On Friday, 22 April, Studentersamfunnet held one of its annual ‘Grung-lectures’ with guest speaker Srda Popovic, on how one can ‘topple a dictator’ through peaceful revolution and non-violent movements.
Srda Popovic is a previous leader of the student movement Otpor!, which contributed to the fall of the Serbian dictator, Slobodan Milosevic. As co-founder of the Centre for Applied Nonviolent Action and Strategies (CANVAS), Popovic has sought to educate activists from over 50 countries on nonviolent strategies when advocating against repressive regimes.
It is not necessarily bravery that leads to movements and revolutions, but necessity. There is no other alternative. It is a flight or fight situation, Popovic says. However, the question remains how to make democratic change durable. It is easy to motivate people to occupy the main areas outside the financial or government districts, but without long-term tactics that are replicable such actions will eventually fizzle out. Therefore planning is essential and often the smaller non-violent acts are more effective.
Popovic laments the fact that non-violent movements are given minimal attention in history and popular culture. The focus still remains on violent conflict. However, what truly matters in history is consequence. Non-violent movements have had the broadest and most influential consequences throughout from the Civil Rights Movement in the USA - and later in South Africa, India’s quest for independence spearheaded by Gandhi and so on. What actually really matters in history is the stuff we know very little about, claims Popovic. The fact also remains that non-violent campaigns are ten times more likely to end in durable democracy than violent campaigns.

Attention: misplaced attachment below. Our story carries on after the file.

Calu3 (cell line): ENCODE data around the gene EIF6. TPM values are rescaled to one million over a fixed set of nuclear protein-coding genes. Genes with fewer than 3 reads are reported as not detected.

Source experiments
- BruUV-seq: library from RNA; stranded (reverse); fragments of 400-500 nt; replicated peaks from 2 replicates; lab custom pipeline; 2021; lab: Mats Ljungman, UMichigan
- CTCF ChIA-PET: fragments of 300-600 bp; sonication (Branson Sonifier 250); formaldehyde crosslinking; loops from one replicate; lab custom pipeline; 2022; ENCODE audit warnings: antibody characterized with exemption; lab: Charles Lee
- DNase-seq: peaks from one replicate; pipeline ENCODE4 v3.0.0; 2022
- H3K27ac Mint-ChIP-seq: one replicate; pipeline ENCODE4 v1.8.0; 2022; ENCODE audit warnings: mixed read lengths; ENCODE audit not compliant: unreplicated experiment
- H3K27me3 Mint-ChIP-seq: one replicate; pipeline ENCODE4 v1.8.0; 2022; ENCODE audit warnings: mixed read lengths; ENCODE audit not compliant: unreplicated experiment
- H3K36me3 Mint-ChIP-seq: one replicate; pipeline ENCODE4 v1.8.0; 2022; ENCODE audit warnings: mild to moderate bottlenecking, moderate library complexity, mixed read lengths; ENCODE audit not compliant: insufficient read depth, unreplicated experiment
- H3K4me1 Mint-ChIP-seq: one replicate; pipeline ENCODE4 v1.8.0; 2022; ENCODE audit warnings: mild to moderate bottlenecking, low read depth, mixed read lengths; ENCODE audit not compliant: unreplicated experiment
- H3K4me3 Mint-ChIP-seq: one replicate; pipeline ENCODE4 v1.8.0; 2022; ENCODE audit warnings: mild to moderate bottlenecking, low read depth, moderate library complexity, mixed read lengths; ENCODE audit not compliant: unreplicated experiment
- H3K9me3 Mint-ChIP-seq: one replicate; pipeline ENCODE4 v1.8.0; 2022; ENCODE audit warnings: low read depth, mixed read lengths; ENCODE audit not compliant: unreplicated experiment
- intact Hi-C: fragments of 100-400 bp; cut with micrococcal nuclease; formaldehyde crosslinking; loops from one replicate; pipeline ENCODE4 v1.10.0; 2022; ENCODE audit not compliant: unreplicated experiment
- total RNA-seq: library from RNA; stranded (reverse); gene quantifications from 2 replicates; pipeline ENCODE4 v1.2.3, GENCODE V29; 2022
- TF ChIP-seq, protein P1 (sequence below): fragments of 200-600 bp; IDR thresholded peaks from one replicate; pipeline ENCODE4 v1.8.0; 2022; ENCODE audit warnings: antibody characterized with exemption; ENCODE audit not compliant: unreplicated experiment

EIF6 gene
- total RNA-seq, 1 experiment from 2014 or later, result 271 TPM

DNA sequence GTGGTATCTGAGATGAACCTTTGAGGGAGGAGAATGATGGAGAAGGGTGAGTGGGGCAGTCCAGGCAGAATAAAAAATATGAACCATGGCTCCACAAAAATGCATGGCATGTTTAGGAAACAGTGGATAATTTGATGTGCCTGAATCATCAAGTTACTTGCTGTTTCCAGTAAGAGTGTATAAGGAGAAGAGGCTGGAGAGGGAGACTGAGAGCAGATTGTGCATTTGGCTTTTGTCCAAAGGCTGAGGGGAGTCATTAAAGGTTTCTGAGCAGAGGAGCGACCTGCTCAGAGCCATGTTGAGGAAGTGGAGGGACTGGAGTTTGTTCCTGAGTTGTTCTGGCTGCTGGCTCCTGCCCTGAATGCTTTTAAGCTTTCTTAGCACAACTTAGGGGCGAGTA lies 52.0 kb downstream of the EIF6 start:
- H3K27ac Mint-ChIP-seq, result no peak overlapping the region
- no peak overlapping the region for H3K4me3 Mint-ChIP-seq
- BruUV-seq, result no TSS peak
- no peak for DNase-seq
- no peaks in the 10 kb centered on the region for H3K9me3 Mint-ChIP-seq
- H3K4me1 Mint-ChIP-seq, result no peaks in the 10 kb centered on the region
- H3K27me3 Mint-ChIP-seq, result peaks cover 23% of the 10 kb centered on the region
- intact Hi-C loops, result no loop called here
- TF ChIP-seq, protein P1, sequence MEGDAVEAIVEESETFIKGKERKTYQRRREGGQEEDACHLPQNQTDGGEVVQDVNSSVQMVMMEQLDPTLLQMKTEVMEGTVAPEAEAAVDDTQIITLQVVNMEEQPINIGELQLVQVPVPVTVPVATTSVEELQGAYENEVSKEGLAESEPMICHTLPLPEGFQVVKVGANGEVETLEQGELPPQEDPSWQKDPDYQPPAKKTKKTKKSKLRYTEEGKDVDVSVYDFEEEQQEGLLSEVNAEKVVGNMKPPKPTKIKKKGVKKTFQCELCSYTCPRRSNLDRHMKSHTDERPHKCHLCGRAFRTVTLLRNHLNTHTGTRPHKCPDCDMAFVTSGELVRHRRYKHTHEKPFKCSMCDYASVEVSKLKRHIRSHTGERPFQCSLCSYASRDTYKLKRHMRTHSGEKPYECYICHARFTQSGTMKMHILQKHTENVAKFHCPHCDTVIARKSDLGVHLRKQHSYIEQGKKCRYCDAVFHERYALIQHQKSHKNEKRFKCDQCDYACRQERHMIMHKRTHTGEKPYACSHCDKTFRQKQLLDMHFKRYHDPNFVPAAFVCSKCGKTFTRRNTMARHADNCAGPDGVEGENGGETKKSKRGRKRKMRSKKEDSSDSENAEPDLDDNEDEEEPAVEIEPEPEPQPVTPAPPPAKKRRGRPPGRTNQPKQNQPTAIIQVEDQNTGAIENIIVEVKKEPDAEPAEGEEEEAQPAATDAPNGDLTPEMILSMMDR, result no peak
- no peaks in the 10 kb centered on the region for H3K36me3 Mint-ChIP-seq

“Why isn’t anyone looking at the hobbits of the world?” Popovic explains that the reason why he loves non-violent movements is because it is always the common people who start it. Wherever you look, it is the 'political nobodies' who drive the world.
Even within the most repressive regimes small tactics can have an effect. The concept of ‘laughtivism’ can breed such useful tactics, where you make your object of fear into the punch line of a joke. Humour breaks down fear, Popovic explains. People in power tend to take themselves far too seriously. And therefore when they are made fun of they tend to act rather stupidly, making the joke even more effective. However, there is no such thing as a copy/paste function for a non-violent movement. Different tactics can be of inspiration, and as an outsider you can help to equip people with the necessary tools to form a movement, but inevitably people have to take action themselves. Tactics and movements have to be specified to contexts and particularities.
Therefore, understanding and focusing your tactics on the ‘bread-and-butter issues’ is key. Non-violent movements are also dependent on support in the masses rather than just certain groups. Thus, unity is essential and whatever unity is most complicated to achieve is the one you should focus on, according to Popovic. Non-violent movements may seem spontaneous in some of their actions and tactics, but actually do require quite a lot of planning and discipline as well. Finally, Popovic explains, in order to increase participation it is vital to attempt to minimize the element of risk.
Indeed, the main difference between violent and non-violent movements is that violent movements push to be heard. Non-violent movements pull. These movements seek to pull people out of the institutions that protect them and into the public debate where they can be held accountable to the people.
By Lina Halvorsen
Studentersamfunnet holds annual ‘Grung-lectures’ focused on different aspects of conflict resolution and international relations. Geir Grung was a Norwegian ambassador in Italy and has been both a contributor and a great source of inspiration to Studentersamfunnet.